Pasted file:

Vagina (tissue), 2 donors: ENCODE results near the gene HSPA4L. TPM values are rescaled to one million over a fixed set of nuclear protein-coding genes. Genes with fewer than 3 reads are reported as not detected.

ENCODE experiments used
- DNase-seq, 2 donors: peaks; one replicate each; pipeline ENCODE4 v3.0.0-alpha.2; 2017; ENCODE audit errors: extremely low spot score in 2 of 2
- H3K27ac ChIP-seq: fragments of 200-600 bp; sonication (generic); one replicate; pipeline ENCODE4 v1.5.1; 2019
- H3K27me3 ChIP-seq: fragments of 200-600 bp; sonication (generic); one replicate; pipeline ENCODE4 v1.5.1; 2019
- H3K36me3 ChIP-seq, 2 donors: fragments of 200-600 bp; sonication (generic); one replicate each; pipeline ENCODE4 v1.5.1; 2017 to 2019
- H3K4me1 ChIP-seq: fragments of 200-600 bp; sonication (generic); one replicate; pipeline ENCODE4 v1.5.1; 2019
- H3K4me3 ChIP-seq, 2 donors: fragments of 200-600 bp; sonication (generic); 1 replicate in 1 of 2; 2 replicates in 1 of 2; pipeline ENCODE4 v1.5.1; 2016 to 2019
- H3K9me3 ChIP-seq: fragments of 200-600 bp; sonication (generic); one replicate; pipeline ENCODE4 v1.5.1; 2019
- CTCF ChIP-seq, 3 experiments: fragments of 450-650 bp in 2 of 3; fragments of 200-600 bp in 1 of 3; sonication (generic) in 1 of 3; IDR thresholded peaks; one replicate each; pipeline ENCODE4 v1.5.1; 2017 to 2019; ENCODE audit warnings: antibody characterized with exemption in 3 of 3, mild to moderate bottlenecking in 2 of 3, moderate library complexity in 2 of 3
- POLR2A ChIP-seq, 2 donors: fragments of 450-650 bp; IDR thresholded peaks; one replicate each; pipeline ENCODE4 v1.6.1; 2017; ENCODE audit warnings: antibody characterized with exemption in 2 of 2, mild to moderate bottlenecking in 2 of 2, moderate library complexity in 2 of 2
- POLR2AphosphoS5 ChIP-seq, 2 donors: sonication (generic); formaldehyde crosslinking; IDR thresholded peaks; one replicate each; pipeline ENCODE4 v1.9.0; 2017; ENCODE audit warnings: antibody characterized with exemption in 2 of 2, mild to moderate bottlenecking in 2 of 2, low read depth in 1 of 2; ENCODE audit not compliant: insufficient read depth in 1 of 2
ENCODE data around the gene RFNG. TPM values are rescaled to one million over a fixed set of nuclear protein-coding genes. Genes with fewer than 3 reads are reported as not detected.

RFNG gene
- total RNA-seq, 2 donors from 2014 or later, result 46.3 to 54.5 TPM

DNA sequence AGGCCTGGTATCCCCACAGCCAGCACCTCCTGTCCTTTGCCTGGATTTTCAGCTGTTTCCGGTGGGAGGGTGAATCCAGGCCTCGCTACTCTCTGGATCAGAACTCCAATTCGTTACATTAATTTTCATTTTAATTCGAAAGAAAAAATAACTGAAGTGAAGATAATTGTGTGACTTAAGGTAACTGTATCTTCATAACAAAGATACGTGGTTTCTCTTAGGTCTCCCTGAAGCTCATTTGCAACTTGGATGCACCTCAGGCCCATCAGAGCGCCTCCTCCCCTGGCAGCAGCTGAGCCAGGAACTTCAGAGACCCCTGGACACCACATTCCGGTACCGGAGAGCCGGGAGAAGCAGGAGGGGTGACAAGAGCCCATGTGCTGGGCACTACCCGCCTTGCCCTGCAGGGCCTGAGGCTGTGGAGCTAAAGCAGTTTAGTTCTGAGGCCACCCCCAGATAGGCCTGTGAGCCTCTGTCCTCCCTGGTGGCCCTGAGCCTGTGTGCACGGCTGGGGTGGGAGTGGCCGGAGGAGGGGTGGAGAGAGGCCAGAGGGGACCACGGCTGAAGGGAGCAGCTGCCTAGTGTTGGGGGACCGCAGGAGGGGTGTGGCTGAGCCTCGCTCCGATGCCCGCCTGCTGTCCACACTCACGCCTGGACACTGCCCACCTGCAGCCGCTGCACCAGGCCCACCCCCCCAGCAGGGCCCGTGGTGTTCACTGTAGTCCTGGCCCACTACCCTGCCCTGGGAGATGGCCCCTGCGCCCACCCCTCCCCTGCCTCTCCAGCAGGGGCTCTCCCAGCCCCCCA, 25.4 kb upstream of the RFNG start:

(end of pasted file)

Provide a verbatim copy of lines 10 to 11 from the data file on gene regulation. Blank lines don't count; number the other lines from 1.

- CTCF ChIP-seq, 3 experiments: fragments of 450-650 bp in 2 of 3; fragments of 200-600 bp in 1 of 3; sonication (generic) in 1 of 3; IDR thresholded peaks; one replicate each; pipeline ENCODE4 v1.5.1; 2017 to 2019; ENCODE audit warnings: antibody characterized with exemption in 3 of 3, mild to moderate bottlenecking in 2 of 3, moderate library complexity in 2 of 3
- POLR2A ChIP-seq, 2 donors: fragments of 450-650 bp; IDR thresholded peaks; one replicate each; pipeline ENCODE4 v1.6.1; 2017; ENCODE audit warnings: antibody characterized with exemption in 2 of 2, mild to moderate bottlenecking in 2 of 2, moderate library complexity in 2 of 2